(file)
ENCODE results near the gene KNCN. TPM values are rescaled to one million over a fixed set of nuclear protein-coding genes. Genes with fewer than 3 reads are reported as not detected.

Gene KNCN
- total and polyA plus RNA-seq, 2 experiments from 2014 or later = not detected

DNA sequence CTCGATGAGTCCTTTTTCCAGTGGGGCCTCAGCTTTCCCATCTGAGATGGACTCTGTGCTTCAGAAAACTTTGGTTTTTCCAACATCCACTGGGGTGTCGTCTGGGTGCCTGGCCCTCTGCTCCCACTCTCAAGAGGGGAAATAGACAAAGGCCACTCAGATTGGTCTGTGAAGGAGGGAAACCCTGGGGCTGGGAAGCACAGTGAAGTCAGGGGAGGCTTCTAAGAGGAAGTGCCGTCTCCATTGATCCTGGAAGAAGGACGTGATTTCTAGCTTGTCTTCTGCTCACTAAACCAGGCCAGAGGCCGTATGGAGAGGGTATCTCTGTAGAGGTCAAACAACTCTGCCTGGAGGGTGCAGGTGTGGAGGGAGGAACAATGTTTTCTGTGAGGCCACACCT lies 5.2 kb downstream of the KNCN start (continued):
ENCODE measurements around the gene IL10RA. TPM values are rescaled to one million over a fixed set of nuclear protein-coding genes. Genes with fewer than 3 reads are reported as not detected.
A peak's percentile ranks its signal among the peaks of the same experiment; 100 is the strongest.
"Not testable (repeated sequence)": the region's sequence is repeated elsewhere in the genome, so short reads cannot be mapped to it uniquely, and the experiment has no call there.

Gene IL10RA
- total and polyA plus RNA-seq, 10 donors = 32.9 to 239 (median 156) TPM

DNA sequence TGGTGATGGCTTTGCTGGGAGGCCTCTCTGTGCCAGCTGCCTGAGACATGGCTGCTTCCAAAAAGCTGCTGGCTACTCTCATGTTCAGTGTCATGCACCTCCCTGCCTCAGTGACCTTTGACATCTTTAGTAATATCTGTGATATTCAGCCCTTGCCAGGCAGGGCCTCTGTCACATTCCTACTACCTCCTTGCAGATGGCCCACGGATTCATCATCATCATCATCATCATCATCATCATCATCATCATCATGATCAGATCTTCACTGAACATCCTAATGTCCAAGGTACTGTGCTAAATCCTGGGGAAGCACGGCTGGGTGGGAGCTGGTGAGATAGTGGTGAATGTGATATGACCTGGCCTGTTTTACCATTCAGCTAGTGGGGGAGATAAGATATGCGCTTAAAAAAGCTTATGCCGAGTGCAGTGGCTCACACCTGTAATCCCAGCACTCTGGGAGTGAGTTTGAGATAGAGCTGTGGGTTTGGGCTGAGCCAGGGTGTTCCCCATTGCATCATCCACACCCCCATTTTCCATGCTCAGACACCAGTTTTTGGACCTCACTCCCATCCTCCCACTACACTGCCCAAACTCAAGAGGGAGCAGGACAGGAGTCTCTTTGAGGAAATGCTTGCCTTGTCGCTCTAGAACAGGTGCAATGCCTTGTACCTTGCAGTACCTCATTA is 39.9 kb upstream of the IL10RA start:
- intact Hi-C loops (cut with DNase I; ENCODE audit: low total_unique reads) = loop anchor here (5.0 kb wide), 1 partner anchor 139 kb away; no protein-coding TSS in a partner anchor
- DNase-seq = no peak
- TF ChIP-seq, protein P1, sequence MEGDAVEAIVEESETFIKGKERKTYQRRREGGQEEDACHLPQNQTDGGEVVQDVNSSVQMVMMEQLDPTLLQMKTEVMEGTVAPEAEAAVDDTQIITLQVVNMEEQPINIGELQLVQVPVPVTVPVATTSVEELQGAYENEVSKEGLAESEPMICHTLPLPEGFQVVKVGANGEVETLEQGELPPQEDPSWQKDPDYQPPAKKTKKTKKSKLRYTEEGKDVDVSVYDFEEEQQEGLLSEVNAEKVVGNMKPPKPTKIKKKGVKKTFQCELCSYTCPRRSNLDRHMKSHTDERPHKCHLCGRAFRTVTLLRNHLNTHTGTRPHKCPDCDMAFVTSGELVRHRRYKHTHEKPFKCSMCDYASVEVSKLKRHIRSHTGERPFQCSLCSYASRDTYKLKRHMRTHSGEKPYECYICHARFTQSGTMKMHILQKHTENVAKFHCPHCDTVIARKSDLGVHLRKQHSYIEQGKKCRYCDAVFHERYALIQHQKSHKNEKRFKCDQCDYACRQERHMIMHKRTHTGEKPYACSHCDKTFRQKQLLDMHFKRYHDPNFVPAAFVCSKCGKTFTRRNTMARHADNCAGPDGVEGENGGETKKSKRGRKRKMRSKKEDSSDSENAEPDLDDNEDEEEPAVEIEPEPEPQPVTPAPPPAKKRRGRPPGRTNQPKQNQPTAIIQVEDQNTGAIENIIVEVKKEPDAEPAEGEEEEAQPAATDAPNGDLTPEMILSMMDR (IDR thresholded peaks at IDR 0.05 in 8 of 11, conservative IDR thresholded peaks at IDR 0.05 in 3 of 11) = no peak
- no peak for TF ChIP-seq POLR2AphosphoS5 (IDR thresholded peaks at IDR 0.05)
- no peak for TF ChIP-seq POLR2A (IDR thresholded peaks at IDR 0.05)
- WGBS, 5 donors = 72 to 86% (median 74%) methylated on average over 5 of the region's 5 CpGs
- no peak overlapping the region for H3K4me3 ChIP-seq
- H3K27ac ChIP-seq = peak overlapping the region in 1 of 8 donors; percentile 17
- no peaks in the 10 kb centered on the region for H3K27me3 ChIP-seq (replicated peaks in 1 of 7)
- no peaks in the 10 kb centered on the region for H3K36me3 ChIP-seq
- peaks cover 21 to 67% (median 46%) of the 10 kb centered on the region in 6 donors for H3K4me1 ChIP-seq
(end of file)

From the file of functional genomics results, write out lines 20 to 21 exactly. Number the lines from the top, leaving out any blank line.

- no peaks in the 10 kb centered on the region for H3K36me3 ChIP-seq
- peaks cover 21 to 67% (median 46%) of the 10 kb centered on the region in 6 donors for H3K4me1 ChIP-seq